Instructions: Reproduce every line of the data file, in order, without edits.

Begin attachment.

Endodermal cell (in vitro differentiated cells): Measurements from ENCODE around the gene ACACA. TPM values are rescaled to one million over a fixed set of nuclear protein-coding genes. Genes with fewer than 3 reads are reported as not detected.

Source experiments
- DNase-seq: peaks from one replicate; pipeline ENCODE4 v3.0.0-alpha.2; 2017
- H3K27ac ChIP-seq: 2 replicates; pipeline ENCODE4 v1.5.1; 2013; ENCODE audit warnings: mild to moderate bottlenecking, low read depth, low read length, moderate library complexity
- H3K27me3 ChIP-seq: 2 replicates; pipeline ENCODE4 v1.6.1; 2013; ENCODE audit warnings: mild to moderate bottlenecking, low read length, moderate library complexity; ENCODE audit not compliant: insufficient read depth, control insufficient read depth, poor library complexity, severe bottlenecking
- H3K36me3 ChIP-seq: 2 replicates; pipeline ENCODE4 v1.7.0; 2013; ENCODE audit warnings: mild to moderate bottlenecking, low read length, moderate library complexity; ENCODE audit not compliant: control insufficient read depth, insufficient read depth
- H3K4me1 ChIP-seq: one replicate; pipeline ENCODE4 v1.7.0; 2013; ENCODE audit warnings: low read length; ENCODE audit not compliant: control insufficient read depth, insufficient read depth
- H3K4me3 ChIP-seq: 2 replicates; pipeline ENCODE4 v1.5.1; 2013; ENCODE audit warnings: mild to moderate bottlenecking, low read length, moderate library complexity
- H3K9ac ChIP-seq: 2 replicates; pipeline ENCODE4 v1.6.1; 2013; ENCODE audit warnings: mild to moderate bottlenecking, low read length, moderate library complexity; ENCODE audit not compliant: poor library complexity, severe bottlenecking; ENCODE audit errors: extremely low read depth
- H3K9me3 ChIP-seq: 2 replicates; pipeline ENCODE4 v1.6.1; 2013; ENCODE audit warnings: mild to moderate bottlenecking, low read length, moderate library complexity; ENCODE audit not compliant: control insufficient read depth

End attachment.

Endodermal cell (in vitro differentiated cells): Measurements from ENCODE around the gene ACACA. TPM values are rescaled to one million over a fixed set of nuclear protein-coding genes. Genes with fewer than 3 reads are reported as not detected.

Source experiments
- DNase-seq: peaks from one replicate; pipeline ENCODE4 v3.0.0-alpha.2; 2017
- H3K27ac ChIP-seq: 2 replicates; pipeline ENCODE4 v1.5.1; 2013; ENCODE audit warnings: mild to moderate bottlenecking, low read depth, low read length, moderate library complexity
- H3K27me3 ChIP-seq: 2 replicates; pipeline ENCODE4 v1.6.1; 2013; ENCODE audit warnings: mild to moderate bottlenecking, low read length, moderate library complexity; ENCODE audit not compliant: insufficient read depth, control insufficient read depth, poor library complexity, severe bottlenecking
- H3K36me3 ChIP-seq: 2 replicates; pipeline ENCODE4 v1.7.0; 2013; ENCODE audit warnings: mild to moderate bottlenecking, low read length, moderate library complexity; ENCODE audit not compliant: control insufficient read depth, insufficient read depth
- H3K4me1 ChIP-seq: one replicate; pipeline ENCODE4 v1.7.0; 2013; ENCODE audit warnings: low read length; ENCODE audit not compliant: control insufficient read depth, insufficient read depth
- H3K4me3 ChIP-seq: 2 replicates; pipeline ENCODE4 v1.5.1; 2013; ENCODE audit warnings: mild to moderate bottlenecking, low read length, moderate library complexity
- H3K9ac ChIP-seq: 2 replicates; pipeline ENCODE4 v1.6.1; 2013; ENCODE audit warnings: mild to moderate bottlenecking, low read length, moderate library complexity; ENCODE audit not compliant: poor library complexity, severe bottlenecking; ENCODE audit errors: extremely low read depth
- H3K9me3 ChIP-seq: 2 replicates; pipeline ENCODE4 v1.6.1; 2013; ENCODE audit warnings: mild to moderate bottlenecking, low read length, moderate library complexity; ENCODE audit not compliant: control insufficient read depth